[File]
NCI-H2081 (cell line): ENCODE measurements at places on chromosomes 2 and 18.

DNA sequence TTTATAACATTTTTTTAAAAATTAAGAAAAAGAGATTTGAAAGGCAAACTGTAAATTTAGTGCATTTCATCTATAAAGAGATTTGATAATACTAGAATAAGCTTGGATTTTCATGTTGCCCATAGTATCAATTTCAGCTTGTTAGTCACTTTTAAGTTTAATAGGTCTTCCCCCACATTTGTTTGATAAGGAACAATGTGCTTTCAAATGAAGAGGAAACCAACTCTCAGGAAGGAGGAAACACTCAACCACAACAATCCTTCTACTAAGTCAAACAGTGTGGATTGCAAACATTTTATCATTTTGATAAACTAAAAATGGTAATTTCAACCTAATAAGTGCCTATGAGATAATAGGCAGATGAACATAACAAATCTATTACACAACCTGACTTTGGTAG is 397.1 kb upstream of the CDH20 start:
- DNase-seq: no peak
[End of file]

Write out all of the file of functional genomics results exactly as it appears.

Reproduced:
NCI-H2081 (cell line): ENCODE measurements at places on chromosomes 2 and 18.

DNA sequence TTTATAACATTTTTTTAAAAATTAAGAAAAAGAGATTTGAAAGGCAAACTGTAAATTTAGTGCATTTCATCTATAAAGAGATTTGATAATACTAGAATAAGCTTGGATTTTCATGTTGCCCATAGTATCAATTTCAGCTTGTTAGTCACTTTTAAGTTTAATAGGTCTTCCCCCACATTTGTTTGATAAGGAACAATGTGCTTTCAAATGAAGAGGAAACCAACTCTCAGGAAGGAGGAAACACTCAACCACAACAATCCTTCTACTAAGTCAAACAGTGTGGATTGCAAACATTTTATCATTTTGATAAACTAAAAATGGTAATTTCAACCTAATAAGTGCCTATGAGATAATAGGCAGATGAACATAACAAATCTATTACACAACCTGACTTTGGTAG is 397.1 kb upstream of the CDH20 start:
- DNase-seq: no peak